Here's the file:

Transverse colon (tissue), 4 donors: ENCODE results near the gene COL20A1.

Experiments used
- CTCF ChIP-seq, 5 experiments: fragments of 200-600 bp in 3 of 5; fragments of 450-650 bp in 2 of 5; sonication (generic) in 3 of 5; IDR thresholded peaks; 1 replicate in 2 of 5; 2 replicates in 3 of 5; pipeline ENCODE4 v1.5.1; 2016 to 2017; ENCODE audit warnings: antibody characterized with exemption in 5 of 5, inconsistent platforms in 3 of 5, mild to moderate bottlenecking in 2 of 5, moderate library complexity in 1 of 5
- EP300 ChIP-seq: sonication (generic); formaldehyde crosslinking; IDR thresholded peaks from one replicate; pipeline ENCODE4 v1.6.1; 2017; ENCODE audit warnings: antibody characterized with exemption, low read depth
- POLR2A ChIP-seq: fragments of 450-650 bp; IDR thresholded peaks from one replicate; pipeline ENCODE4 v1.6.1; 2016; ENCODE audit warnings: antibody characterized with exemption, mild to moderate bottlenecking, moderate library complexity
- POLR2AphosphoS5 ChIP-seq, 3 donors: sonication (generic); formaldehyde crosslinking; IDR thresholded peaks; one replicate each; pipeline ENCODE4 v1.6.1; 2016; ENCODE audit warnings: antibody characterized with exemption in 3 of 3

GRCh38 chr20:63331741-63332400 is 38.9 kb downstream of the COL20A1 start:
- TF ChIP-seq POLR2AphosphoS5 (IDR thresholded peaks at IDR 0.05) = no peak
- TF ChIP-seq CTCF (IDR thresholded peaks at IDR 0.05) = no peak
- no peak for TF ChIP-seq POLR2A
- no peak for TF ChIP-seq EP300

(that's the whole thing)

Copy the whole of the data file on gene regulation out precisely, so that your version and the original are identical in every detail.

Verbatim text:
Transverse colon (tissue), 4 donors: ENCODE results near the gene COL20A1.

Experiments used
- CTCF ChIP-seq, 5 experiments: fragments of 200-600 bp in 3 of 5; fragments of 450-650 bp in 2 of 5; sonication (generic) in 3 of 5; IDR thresholded peaks; 1 replicate in 2 of 5; 2 replicates in 3 of 5; pipeline ENCODE4 v1.5.1; 2016 to 2017; ENCODE audit warnings: antibody characterized with exemption in 5 of 5, inconsistent platforms in 3 of 5, mild to moderate bottlenecking in 2 of 5, moderate library complexity in 1 of 5
- EP300 ChIP-seq: sonication (generic); formaldehyde crosslinking; IDR thresholded peaks from one replicate; pipeline ENCODE4 v1.6.1; 2017; ENCODE audit warnings: antibody characterized with exemption, low read depth
- POLR2A ChIP-seq: fragments of 450-650 bp; IDR thresholded peaks from one replicate; pipeline ENCODE4 v1.6.1; 2016; ENCODE audit warnings: antibody characterized with exemption, mild to moderate bottlenecking, moderate library complexity
- POLR2AphosphoS5 ChIP-seq, 3 donors: sonication (generic); formaldehyde crosslinking; IDR thresholded peaks; one replicate each; pipeline ENCODE4 v1.6.1; 2016; ENCODE audit warnings: antibody characterized with exemption in 3 of 3

GRCh38 chr20:63331741-63332400 is 38.9 kb downstream of the COL20A1 start:
- TF ChIP-seq POLR2AphosphoS5 (IDR thresholded peaks at IDR 0.05) = no peak
- TF ChIP-seq CTCF (IDR thresholded peaks at IDR 0.05) = no peak
- no peak for TF ChIP-seq POLR2A
- no peak for TF ChIP-seq EP300